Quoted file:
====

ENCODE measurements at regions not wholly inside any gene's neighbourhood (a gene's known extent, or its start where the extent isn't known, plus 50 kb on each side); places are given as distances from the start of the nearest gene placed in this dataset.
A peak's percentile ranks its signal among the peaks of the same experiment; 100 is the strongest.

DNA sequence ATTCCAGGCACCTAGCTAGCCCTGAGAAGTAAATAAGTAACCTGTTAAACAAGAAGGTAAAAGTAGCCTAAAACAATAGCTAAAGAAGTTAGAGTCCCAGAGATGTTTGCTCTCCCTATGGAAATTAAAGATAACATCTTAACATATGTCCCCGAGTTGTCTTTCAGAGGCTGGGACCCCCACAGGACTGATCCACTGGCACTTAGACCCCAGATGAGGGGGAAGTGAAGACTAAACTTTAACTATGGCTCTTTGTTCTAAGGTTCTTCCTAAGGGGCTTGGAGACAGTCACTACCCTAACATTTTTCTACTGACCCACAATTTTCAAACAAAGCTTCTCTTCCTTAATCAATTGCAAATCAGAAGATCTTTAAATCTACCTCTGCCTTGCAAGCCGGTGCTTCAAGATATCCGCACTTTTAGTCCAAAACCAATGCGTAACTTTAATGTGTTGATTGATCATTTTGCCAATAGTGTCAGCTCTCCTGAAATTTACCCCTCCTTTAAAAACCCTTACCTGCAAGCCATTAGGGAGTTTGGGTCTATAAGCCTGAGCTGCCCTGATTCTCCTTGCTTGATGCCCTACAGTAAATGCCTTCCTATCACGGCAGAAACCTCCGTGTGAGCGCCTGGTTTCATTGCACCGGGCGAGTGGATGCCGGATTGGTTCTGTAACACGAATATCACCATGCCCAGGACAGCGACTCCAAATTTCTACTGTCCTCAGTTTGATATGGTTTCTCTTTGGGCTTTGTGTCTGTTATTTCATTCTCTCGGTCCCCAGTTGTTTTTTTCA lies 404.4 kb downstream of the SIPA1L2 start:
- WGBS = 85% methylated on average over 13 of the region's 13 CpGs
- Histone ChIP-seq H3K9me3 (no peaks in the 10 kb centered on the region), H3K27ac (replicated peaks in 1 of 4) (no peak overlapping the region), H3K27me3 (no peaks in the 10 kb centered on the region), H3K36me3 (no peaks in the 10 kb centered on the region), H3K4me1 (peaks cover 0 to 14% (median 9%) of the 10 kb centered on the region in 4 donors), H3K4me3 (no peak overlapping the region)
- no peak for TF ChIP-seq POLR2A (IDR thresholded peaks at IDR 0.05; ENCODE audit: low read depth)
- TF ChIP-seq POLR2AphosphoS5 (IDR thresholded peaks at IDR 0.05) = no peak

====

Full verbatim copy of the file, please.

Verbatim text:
ENCODE measurements at regions not wholly inside any gene's neighbourhood (a gene's known extent, or its start where the extent isn't known, plus 50 kb on each side); places are given as distances from the start of the nearest gene placed in this dataset.
A peak's percentile ranks its signal among the peaks of the same experiment; 100 is the strongest.

DNA sequence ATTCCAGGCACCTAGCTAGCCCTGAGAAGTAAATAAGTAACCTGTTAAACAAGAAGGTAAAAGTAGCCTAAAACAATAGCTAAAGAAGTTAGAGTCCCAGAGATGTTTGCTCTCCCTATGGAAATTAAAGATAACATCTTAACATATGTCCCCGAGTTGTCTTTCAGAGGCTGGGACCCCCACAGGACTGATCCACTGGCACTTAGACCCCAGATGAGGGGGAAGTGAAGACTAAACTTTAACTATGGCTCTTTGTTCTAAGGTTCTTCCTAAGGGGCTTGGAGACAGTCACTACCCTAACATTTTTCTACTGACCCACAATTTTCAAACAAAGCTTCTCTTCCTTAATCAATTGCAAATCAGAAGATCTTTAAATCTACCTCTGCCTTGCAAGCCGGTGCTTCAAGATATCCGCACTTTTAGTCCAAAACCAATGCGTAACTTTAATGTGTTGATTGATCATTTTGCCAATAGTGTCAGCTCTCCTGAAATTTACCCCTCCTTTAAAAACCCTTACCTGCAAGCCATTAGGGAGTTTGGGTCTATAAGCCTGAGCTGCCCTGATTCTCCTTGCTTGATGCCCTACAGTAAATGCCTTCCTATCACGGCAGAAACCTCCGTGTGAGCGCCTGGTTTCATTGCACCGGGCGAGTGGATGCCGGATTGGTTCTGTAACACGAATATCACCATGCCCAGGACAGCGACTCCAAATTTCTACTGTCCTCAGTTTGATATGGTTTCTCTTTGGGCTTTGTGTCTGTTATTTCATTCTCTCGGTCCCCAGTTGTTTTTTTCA lies 404.4 kb downstream of the SIPA1L2 start:
- WGBS = 85% methylated on average over 13 of the region's 13 CpGs
- Histone ChIP-seq H3K9me3 (no peaks in the 10 kb centered on the region), H3K27ac (replicated peaks in 1 of 4) (no peak overlapping the region), H3K27me3 (no peaks in the 10 kb centered on the region), H3K36me3 (no peaks in the 10 kb centered on the region), H3K4me1 (peaks cover 0 to 14% (median 9%) of the 10 kb centered on the region in 4 donors), H3K4me3 (no peak overlapping the region)
- no peak for TF ChIP-seq POLR2A (IDR thresholded peaks at IDR 0.05; ENCODE audit: low read depth)
- TF ChIP-seq POLR2AphosphoS5 (IDR thresholded peaks at IDR 0.05) = no peak